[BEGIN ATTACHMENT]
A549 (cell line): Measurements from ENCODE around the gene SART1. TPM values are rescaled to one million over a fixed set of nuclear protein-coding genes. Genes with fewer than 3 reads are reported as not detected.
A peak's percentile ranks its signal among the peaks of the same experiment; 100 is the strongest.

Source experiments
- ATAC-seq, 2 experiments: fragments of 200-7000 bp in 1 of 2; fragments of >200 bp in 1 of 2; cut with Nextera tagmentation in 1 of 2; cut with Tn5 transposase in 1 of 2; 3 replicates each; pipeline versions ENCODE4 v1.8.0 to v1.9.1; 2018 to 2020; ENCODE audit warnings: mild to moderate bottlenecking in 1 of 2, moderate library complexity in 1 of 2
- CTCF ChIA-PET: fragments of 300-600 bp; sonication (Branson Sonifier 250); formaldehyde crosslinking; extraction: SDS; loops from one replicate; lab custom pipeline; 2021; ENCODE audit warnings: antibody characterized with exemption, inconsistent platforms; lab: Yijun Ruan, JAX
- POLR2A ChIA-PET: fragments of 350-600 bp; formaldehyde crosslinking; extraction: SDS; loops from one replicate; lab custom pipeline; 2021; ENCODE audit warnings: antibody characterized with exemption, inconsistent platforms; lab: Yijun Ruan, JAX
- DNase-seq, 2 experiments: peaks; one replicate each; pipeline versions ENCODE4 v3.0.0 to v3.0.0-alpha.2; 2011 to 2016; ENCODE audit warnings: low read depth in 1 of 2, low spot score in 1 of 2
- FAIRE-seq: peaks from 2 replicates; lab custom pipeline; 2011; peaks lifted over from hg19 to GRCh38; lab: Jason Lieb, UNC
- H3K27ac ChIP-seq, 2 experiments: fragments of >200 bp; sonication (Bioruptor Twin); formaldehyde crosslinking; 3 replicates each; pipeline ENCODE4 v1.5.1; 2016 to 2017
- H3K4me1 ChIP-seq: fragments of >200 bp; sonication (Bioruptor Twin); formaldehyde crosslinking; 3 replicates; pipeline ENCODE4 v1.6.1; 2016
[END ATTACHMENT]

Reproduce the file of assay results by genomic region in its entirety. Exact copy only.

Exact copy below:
A549 (cell line): Measurements from ENCODE around the gene SART1. TPM values are rescaled to one million over a fixed set of nuclear protein-coding genes. Genes with fewer than 3 reads are reported as not detected.
A peak's percentile ranks its signal among the peaks of the same experiment; 100 is the strongest.

Source experiments
- ATAC-seq, 2 experiments: fragments of 200-7000 bp in 1 of 2; fragments of >200 bp in 1 of 2; cut with Nextera tagmentation in 1 of 2; cut with Tn5 transposase in 1 of 2; 3 replicates each; pipeline versions ENCODE4 v1.8.0 to v1.9.1; 2018 to 2020; ENCODE audit warnings: mild to moderate bottlenecking in 1 of 2, moderate library complexity in 1 of 2
- CTCF ChIA-PET: fragments of 300-600 bp; sonication (Branson Sonifier 250); formaldehyde crosslinking; extraction: SDS; loops from one replicate; lab custom pipeline; 2021; ENCODE audit warnings: antibody characterized with exemption, inconsistent platforms; lab: Yijun Ruan, JAX
- POLR2A ChIA-PET: fragments of 350-600 bp; formaldehyde crosslinking; extraction: SDS; loops from one replicate; lab custom pipeline; 2021; ENCODE audit warnings: antibody characterized with exemption, inconsistent platforms; lab: Yijun Ruan, JAX
- DNase-seq, 2 experiments: peaks; one replicate each; pipeline versions ENCODE4 v3.0.0 to v3.0.0-alpha.2; 2011 to 2016; ENCODE audit warnings: low read depth in 1 of 2, low spot score in 1 of 2
- FAIRE-seq: peaks from 2 replicates; lab custom pipeline; 2011; peaks lifted over from hg19 to GRCh38; lab: Jason Lieb, UNC
- H3K27ac ChIP-seq, 2 experiments: fragments of >200 bp; sonication (Bioruptor Twin); formaldehyde crosslinking; 3 replicates each; pipeline ENCODE4 v1.5.1; 2016 to 2017
- H3K4me1 ChIP-seq: fragments of >200 bp; sonication (Bioruptor Twin); formaldehyde crosslinking; 3 replicates; pipeline ENCODE4 v1.6.1; 2016